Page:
Letter: The patent dangers of privatisation

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The Independent Online
Sir: I wish to draw attention to yet another 'privatisation' idea that appears to be under consideration by the Government, and which is a matter for the gravest concern. On 30 June 1993 Patrick McLoughlin, the minister responsible for the Patent Office, announced a review of the role of the office, to consider how best to build on the progress since its establishment as an executive agency of the DTI in 1990. The announcement included a reference to the possibility of putting some or all of the office 'into the private sector'.

The Patent Office has indeed made considerable progress over the last few years and (to use the minister's words) has become a more commercially oriented organisation. However, this is no reason for treating it as an ordinary commercial undertaking. The fundamental role of the Patent Office is and always has been the regulation of the grant of monopoly and other exclusive rights, such as patents, designs and trade marks.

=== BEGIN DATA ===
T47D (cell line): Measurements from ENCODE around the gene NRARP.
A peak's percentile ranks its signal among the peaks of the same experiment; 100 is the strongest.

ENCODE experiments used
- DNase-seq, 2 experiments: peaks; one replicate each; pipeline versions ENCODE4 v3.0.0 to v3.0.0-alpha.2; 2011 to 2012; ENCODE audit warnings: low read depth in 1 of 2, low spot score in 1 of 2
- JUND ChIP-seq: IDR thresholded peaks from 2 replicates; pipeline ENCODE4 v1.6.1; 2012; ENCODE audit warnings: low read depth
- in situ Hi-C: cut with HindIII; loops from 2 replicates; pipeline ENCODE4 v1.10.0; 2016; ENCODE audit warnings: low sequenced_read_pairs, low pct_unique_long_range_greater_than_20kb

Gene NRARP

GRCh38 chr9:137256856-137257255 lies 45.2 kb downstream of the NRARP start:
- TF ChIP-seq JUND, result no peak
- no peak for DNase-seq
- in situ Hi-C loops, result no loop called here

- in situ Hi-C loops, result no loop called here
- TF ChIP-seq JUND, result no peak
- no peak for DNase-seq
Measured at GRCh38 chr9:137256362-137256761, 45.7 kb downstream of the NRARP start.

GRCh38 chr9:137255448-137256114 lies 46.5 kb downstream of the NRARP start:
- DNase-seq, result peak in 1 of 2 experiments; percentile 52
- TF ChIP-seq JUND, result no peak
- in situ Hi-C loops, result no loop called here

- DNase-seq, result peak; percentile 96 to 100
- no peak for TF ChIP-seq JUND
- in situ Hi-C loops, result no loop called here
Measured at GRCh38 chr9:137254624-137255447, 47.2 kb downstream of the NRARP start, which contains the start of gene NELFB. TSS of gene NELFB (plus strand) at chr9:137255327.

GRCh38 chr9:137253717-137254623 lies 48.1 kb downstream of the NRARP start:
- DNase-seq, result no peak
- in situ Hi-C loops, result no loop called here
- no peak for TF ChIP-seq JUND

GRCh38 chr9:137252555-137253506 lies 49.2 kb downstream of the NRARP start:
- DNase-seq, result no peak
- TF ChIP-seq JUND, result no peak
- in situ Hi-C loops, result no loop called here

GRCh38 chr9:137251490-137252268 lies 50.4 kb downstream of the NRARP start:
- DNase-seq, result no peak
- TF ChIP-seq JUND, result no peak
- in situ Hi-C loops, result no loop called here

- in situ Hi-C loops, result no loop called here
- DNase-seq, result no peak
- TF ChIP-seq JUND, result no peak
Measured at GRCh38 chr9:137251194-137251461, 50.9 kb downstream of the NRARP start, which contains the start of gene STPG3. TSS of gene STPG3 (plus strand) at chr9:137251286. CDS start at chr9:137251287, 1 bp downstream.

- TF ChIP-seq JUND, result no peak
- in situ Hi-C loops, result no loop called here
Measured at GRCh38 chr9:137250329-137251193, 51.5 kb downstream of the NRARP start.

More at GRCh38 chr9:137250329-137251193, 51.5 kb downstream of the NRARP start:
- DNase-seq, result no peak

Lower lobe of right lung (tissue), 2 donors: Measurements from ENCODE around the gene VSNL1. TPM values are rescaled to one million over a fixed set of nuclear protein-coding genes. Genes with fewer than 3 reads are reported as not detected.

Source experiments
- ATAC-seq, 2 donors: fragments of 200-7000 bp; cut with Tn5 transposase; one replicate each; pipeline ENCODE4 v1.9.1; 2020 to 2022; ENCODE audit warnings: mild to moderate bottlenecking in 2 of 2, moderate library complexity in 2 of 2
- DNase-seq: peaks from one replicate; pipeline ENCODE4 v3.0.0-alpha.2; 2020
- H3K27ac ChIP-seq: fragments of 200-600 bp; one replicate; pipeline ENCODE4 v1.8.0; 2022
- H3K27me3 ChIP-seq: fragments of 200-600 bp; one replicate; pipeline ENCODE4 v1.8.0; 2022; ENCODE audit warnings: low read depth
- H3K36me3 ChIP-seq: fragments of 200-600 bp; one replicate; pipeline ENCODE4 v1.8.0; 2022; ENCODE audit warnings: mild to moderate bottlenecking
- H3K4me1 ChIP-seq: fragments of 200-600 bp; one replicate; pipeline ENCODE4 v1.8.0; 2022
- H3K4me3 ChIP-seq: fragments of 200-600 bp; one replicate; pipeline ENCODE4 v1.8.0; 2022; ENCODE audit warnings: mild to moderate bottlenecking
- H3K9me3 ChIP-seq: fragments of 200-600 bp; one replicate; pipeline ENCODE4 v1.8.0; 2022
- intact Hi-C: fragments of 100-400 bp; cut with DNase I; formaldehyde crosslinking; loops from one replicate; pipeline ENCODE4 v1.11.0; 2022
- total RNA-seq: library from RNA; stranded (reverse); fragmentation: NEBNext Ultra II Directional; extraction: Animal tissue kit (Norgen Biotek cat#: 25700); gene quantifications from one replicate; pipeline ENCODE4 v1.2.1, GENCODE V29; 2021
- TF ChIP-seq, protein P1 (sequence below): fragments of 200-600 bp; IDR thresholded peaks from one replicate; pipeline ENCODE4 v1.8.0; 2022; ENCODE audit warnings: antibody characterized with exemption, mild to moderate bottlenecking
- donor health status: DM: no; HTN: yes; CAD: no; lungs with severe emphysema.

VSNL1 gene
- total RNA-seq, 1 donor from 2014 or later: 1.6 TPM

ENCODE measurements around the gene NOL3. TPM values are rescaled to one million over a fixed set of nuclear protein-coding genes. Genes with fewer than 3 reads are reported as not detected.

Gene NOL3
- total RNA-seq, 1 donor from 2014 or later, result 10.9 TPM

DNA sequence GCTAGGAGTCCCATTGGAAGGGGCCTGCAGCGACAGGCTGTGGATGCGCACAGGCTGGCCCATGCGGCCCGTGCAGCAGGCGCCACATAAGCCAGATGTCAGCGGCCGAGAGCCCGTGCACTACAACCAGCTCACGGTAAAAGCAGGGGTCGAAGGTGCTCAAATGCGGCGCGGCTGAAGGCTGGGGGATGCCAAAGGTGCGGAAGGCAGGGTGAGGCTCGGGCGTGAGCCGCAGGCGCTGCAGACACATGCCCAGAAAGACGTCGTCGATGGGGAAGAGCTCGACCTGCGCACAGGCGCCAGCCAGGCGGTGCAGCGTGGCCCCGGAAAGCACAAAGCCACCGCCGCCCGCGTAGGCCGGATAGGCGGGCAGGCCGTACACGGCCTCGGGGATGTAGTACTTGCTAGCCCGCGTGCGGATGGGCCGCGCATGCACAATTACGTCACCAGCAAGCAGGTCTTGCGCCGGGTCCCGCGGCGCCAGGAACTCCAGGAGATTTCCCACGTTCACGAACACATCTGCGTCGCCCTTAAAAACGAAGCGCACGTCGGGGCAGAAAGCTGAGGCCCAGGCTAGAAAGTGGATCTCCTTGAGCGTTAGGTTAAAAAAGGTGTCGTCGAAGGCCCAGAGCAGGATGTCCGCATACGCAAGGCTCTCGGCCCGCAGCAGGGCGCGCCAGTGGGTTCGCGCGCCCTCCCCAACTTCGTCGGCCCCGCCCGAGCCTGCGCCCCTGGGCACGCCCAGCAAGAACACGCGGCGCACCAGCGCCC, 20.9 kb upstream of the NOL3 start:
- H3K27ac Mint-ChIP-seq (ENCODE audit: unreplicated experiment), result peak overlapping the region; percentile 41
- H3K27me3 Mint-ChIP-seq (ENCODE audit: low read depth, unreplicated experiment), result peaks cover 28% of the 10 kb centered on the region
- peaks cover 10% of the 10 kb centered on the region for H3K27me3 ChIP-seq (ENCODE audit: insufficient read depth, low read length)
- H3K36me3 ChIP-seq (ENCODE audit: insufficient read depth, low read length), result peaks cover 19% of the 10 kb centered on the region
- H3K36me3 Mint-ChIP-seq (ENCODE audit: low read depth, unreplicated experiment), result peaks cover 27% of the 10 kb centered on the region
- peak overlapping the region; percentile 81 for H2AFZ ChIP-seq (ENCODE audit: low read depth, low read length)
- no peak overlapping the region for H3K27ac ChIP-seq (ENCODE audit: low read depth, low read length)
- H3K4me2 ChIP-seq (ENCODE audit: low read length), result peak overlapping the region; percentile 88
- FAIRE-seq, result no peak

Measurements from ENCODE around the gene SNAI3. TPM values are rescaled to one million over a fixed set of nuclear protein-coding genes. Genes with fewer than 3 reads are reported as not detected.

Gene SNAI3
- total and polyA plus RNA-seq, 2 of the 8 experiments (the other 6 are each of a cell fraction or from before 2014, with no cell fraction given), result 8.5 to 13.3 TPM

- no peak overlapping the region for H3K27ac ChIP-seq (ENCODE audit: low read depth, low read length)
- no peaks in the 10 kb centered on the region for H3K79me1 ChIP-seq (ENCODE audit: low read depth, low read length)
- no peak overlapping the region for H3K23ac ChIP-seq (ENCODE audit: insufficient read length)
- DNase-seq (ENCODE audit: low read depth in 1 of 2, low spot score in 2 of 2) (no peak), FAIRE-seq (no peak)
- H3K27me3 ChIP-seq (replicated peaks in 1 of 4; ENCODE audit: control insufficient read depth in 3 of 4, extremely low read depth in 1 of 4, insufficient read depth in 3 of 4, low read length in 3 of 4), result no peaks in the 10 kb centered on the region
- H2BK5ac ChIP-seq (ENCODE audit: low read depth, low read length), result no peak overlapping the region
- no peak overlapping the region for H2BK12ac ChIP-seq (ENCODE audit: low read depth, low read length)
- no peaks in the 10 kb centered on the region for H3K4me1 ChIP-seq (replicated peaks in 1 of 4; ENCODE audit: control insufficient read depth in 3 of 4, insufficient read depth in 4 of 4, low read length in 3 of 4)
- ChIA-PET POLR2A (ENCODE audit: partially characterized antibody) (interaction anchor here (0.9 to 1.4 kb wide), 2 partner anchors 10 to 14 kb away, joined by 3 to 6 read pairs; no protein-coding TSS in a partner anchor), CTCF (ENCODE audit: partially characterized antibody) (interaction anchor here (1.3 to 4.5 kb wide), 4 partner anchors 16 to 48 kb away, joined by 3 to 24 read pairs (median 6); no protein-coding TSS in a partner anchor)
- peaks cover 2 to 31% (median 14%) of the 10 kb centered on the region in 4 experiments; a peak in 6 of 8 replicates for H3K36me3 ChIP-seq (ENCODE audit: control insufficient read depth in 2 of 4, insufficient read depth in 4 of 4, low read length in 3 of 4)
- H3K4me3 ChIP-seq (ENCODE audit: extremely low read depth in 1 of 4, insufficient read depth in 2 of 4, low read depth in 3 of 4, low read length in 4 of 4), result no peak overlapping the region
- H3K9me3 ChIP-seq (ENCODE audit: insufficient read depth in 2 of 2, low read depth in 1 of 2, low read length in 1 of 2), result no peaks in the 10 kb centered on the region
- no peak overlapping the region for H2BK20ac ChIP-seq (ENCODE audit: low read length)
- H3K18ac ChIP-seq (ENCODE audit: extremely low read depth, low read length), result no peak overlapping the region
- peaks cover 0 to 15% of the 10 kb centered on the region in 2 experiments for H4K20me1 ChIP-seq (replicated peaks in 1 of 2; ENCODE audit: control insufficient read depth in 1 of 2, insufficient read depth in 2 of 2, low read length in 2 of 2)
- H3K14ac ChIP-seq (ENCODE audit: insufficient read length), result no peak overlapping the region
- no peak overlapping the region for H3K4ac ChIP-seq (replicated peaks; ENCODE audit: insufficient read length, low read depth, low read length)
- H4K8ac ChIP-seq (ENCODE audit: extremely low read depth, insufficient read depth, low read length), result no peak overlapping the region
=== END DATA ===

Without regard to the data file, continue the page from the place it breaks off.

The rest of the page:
Through its experienced officials, the office exercises a variety of functions. These include not only the grant and refusal of such rights, but deciding the terms of licences of intellectual property rights in some situations. In all cases it is necessary to balance the interests of the parties with the public interest. These functions are all of a judicial nature.

I understand that the review (by Price Waterhouse) has been completed, but no details of the report or its recommendations have so far been made public. I believe that most, if not all, of those representing interested organisations who have responded to questions from Price Waterhouse have opposed the principle of privatisation. It would, I suggest, be quite wrong for a body having the responsibility for the grant of monopoly rights, and having judicial functions to exercise, to be other than a department of government, under a minister of the Crown answerable to Parliament.

If the Patent Office were to be privatised, even if commercial pressures did not have the effect of impairing its impartiality, there would be a serious danger that the public confidence in its operations would be undermined.

Yours faithfully,

CHRISTOPHER MORCOM

London, EC4

3 November

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